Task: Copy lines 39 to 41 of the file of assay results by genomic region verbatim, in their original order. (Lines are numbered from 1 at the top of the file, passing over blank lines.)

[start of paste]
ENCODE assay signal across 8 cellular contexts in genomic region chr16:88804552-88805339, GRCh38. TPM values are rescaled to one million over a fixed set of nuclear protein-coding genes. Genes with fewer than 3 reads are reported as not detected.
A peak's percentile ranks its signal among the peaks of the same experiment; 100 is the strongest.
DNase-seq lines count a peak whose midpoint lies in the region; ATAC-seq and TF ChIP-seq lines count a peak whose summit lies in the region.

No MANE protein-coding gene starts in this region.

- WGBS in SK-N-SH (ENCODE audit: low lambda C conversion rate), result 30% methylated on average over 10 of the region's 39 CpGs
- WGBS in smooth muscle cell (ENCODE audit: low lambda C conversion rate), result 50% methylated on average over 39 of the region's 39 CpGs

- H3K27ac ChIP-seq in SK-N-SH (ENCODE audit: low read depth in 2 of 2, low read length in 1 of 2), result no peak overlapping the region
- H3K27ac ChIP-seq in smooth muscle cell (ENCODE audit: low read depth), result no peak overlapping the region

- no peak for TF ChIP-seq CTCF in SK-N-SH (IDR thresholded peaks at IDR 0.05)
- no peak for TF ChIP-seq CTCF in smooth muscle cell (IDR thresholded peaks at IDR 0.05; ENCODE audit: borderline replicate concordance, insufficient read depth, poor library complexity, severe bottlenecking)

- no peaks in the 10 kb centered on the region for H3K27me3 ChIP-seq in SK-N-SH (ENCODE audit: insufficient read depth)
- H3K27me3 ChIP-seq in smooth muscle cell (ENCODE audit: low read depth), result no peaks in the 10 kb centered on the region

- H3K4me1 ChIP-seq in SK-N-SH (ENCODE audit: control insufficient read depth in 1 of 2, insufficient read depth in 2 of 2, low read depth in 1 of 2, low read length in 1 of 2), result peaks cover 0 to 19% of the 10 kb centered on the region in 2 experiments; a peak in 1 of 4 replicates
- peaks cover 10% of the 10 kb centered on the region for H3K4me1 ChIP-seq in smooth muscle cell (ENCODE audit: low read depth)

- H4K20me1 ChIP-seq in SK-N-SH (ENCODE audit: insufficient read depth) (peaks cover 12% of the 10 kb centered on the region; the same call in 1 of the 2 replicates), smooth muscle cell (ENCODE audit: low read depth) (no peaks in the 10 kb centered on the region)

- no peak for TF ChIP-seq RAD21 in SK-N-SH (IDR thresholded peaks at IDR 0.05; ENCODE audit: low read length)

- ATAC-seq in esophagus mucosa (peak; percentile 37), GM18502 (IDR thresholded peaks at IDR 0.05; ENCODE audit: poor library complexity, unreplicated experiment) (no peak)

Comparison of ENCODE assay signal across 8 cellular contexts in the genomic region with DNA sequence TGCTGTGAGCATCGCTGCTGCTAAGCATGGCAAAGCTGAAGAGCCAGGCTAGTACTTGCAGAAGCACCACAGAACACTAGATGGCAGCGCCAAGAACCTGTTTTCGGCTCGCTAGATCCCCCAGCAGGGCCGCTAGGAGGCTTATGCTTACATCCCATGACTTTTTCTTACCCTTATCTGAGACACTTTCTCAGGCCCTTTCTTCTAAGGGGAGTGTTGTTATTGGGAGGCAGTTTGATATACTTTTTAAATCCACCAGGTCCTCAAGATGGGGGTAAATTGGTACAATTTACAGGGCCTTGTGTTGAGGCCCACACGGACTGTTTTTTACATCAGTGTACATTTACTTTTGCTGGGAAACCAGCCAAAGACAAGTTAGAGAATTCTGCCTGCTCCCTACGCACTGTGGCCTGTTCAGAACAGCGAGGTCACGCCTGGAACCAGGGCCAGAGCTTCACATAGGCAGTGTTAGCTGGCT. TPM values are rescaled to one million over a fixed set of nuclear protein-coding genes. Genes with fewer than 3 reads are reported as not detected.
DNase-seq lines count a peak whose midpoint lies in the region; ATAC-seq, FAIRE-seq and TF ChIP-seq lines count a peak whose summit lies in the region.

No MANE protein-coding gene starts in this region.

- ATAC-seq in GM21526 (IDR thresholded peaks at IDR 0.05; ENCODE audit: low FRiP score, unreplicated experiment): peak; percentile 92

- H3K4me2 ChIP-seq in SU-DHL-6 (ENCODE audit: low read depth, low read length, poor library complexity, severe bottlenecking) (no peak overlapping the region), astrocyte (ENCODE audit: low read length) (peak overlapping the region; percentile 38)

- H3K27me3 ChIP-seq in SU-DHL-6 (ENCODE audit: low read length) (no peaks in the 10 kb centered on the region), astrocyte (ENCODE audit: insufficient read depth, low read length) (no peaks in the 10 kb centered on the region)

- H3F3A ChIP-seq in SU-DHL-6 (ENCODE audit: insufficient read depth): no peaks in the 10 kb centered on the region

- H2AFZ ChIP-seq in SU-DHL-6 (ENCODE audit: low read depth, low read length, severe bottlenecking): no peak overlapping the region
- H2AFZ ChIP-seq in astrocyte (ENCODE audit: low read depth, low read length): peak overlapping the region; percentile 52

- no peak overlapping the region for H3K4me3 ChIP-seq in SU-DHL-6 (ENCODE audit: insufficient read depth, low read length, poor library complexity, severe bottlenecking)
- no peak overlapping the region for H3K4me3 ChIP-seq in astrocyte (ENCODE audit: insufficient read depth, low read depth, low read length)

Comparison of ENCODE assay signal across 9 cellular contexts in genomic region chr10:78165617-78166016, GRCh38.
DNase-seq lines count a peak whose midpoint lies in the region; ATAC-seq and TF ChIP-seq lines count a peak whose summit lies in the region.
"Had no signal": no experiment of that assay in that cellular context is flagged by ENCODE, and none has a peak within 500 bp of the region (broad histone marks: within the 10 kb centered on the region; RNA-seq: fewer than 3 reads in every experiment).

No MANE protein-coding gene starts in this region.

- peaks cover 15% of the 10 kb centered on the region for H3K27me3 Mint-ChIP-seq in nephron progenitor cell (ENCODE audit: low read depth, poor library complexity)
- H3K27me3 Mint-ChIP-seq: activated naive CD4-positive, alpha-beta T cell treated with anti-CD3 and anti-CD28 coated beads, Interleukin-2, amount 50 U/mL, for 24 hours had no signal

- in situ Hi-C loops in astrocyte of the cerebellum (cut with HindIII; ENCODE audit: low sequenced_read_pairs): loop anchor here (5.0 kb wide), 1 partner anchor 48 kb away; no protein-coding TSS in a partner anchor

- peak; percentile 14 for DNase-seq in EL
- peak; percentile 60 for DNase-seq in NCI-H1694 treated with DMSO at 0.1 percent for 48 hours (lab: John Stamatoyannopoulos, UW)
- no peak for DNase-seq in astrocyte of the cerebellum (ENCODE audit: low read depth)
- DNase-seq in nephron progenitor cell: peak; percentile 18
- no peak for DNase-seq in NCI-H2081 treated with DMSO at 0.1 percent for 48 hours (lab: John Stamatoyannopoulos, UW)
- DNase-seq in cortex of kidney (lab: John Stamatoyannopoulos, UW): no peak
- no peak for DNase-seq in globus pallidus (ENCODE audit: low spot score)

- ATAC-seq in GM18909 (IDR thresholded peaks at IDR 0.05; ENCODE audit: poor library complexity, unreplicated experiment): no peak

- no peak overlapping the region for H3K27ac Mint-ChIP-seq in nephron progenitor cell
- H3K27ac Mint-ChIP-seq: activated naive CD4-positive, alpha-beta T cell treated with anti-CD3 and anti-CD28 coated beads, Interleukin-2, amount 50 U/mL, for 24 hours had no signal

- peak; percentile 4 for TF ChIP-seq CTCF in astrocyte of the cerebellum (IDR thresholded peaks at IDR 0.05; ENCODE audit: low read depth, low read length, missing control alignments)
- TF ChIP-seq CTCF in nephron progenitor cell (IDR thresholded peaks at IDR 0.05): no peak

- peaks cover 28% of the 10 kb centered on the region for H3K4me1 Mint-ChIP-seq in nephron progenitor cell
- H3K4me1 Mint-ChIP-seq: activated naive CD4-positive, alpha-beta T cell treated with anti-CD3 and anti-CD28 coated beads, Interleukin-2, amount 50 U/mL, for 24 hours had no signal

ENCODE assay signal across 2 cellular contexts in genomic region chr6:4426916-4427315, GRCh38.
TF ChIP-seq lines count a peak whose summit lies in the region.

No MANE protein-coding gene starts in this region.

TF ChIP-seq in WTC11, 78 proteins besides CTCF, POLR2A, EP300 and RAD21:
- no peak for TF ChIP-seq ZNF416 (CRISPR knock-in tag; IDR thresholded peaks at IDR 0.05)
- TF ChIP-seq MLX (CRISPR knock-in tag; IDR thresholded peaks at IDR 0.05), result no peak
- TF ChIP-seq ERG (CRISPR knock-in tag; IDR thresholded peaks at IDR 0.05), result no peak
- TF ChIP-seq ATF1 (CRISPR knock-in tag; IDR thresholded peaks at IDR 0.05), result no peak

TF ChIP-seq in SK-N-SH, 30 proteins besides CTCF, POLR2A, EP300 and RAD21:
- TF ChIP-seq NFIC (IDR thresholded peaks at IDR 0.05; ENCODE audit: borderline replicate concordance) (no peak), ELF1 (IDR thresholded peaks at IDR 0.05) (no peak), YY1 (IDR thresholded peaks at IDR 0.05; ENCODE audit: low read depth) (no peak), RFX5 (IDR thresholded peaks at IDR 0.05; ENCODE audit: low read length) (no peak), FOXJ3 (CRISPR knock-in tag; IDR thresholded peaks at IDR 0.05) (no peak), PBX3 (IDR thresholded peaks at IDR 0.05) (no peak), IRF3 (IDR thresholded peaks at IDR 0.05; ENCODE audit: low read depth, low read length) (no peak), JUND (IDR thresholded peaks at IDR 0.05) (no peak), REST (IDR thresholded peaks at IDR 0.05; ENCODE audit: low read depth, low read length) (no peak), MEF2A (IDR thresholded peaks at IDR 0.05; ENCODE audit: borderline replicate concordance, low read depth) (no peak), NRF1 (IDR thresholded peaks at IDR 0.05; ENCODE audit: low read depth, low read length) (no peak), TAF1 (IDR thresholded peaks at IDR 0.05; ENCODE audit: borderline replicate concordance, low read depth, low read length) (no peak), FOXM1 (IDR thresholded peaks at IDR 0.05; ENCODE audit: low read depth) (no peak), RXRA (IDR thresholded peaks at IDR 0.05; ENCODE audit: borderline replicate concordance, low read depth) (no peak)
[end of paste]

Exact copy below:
- DNase-seq in nephron progenitor cell: peak; percentile 18
- no peak for DNase-seq in NCI-H2081 treated with DMSO at 0.1 percent for 48 hours (lab: John Stamatoyannopoulos, UW)
- DNase-seq in cortex of kidney (lab: John Stamatoyannopoulos, UW): no peak